Thursday, 26 March 2015

Of Virgins, Queens, and Making Announcements

It was a curious thing on opening my personal Kalendar of dates and anniversaries and such, to see just after we'd finished watching the final episode of the classic BBC production "Elizabeth R", that it was the very anniversary of the great queen's death in 1603. Glenda Jackson's performance as that most spellbinding of English heroines was utterly engaging. That she managed it over a period of several hours on the telly, and half a century of Elizabeth's own life, was all the more impressive.

Elizabeth is famous for having said she did not "desire windows into men's souls" - a phrase which found its way into the TV series - and this makes her, for me, an archetypal Anglican. She would pity a Church of England which at present agonises over windows into people's bedrooms, and seems to care little for its public worship and dignity.

When I was a schoolboy, in the sixth form, we read a theory that the idea of "Gloriana" was a psychological triumph for the English people who had lost their Virgin Mother (they say England was once referred to as "Mary's Dowry" but the reformers would not even allow her name in the Prayerbook collects for Christmas or the Annunciation, or even the Purification), and now, whether by chance or design, their ruler had offered them a Virgin Queen. I tend to believe that more happens in this world by accident and cock-up than planning, but there is a flavour in what one reads in the history books, and sees in the film portrayals, and in Elizabeth's own writings, that the myth might have worked, that Elizabeth, unable to marry and have children because of the upheaval that would cause for her people, made virtue of necessity and claimed them as her wedded half instead.

The timing is strange coincidence, as the day after the anniversary of Elizabeth's death is the Feast of the Annunciation, when Gabriel told Mary she was to have a son for God. And I also noticed that Elizabeth was born on the 7th of September, the eve of the Nativity of the Blessed Virgin. I doubt she chose the date of her death, but the date of her birth she can't have failed to notice, in a superstitious age. The Incarnation is the central mystery of the Christian faith. There have been many other deaths and resurrections, but none involved the incarnate Son of God. Mary's role is essential in all this, and yet has been hijacked by the Romish anti-sex brigade. They call her "Blessed Mary, Ever Virgin". This, despite having given birth to at least seven children, according to the Gospel record. The Orthodox call her the Mother of God, the God-Bearer. It strikes me as a far greater accomplishment to co-operate in God's grand design of revelation and salvation, than merely to be a virgin.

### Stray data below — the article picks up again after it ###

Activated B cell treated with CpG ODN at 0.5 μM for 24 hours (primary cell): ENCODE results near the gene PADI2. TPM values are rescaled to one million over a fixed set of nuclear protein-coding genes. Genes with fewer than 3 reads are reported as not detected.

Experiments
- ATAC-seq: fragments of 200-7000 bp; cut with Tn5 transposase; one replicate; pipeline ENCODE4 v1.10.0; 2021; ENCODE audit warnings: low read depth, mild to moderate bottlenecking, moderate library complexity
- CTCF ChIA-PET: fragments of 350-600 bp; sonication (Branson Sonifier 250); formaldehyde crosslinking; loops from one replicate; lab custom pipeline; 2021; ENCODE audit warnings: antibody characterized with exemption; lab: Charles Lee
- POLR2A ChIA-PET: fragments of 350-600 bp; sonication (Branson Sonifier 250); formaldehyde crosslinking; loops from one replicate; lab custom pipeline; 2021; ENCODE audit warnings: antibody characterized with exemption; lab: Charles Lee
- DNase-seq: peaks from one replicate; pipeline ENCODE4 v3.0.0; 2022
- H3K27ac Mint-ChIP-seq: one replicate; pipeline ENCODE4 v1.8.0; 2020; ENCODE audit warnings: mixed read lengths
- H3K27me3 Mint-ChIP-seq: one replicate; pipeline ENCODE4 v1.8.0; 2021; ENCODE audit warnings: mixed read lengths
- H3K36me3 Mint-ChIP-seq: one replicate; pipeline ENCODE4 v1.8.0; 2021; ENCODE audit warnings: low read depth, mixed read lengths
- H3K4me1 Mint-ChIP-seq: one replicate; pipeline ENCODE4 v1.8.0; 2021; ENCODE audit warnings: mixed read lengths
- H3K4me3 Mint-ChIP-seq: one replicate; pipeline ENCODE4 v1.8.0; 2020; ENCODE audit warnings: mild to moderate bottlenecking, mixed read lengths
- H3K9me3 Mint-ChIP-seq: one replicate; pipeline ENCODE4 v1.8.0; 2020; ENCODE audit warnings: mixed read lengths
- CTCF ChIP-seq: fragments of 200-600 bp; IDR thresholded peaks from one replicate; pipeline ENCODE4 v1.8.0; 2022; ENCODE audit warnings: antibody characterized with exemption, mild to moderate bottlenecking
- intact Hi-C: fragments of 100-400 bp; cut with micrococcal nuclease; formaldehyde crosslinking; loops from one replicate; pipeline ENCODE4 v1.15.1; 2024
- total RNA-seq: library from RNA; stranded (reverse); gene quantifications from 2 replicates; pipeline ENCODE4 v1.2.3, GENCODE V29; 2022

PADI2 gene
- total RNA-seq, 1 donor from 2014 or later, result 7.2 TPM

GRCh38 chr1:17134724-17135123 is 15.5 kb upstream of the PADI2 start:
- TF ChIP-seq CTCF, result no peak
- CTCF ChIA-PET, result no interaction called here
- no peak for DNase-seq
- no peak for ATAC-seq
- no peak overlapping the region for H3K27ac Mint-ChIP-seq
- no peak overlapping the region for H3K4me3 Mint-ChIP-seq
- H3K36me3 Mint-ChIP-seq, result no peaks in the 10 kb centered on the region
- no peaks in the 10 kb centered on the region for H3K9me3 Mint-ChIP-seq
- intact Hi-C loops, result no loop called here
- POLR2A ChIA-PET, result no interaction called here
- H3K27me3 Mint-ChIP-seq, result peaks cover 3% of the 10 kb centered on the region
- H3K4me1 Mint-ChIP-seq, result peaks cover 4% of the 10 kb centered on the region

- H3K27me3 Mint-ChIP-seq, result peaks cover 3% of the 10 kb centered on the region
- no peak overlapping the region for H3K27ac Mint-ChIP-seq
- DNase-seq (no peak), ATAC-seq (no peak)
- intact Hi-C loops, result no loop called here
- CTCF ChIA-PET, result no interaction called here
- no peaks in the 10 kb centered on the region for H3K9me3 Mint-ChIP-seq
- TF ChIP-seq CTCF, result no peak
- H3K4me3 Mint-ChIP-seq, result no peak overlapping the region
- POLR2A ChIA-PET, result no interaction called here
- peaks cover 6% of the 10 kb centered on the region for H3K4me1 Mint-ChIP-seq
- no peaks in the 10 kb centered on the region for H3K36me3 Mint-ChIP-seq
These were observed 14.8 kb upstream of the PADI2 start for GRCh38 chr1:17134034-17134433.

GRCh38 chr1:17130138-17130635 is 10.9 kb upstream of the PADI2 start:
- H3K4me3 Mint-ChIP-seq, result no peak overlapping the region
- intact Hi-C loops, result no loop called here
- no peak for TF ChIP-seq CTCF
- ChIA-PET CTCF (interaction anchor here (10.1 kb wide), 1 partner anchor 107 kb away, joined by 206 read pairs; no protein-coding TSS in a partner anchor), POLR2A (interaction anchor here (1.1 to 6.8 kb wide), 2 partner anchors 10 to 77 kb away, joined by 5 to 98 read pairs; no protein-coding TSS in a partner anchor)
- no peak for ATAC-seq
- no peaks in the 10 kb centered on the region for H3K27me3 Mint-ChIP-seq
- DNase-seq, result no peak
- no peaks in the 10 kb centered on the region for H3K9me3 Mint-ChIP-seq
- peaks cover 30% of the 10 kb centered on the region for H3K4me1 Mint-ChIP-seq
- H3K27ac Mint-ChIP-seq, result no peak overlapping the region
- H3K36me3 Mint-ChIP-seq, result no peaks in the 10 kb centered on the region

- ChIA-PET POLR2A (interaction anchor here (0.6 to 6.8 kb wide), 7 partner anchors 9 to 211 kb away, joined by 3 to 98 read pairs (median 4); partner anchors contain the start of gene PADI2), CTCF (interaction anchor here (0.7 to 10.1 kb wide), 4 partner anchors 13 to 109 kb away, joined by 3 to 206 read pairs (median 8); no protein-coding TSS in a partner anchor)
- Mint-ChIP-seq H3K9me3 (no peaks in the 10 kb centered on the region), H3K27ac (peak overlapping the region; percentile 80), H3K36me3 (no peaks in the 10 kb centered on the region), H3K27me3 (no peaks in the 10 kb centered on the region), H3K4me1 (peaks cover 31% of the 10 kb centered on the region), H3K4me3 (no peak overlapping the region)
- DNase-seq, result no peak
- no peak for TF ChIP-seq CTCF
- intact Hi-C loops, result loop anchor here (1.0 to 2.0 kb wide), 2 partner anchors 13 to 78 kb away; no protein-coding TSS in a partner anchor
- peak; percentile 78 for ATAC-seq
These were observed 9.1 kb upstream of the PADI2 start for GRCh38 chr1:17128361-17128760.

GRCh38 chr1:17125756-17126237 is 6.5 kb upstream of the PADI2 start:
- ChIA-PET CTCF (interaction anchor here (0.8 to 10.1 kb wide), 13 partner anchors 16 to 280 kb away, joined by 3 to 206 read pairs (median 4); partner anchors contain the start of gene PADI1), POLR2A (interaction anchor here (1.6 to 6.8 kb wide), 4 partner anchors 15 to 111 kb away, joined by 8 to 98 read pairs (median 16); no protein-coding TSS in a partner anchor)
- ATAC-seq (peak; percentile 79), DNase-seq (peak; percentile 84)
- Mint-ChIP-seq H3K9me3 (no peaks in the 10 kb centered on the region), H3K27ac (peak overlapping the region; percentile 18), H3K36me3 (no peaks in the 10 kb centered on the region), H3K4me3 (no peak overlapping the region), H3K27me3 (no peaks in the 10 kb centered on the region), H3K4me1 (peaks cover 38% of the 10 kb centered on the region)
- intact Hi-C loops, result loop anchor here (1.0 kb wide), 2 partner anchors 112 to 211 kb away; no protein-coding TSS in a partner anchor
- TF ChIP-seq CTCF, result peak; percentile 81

The date has personal significance because it is the date of my late Nan's birth in 1914. She was my late father's mother. The fourth child, third surviving, and second daughter, of illiterate Italian immigrants in Battersea, of the sort that UKIP would wish to keep out. I wonder how the annunciation of her birth was taken?

Congratulations, it's a girl!
We've got one of those.
Well, it's healthy anyway.
We've got two of those, as well.

And yet, though she went on to have three more sisters and five more brothers they say our Nan was the favourite. I can't presume to say why - I can sing the virtues of all of her siblings that I knew (and three are still with us, and long may they thrive!).

Maybe it was because she was born on a holy day, and named Annunziata after it. By a mangling caused by her parents' illiteracy and the registrar's confusion, her birth certificate renders this lofty, gracious, and holy name "Noziate". I have searched the records and this makes her unique in this country - and maybe the world - though that would have been thin consolation. But she knew the meaning of her name, and much, much, later, after her death at 95, I discovered that there was a church with that name, whose tower is still standing, in her mother's village of Minori in Italy. Perhaps in the accident of the timing of her birth, there was the happy and comforting recollection of home, for this tiny, impoverished, migrant family in a strange land.

And maybe that's what Mary is about, reminding us (or those of us who enjoyed it) of the security and safety of childhood, reminding us that anyone born of a human mother will know gentleness and compassion, and deal with us accordingly. Maybe that's what Gloriana was about - the Virgin Queen reassuring her people that they were safe with her, that she would not betray them with foreign powers or ways.

Mother of God - Gloriana - Nan : all are totems of reassurance and comfort, but more, they shine with the light of the numinous in the mundane realities of the world. There is a hint of God here, in the ordinary.

Richard Haggis
Barton-upon-Bayswater, Oxford
March 2015


  1. I'm always prepared to honour the BVM, despite my Catholic upbringing with the absurdity that it involved. As for an earthly mother. If you're deprived of one at age 4 and than go on to spend the next six years in the care of a Religious Order, in the days when beating was just of carpets, you will appreciate that I preserve the good things of the BVM as I lacked the good things of an earthly mother.

  2. An interesting article, Richard, on the day of the reburial of your namesake, Elizabeth I's great-great uncle.

  3. I thought after writing it that the Mary as mother serves just as much for those who were deprived of a mother, or had a lousy one.

    And yes, I suppose uncle he was, to the present Queen, albeit at many removes!

  4. Gosh yes, as a direct descendent of Richard III's niece, the white part of the Tudor Rose and after whom Elizabeth I was named, the present Queen Elizabeth II is also a many-times great-niece.
    I can believe it's true that many find in Mary a mother they can talk to.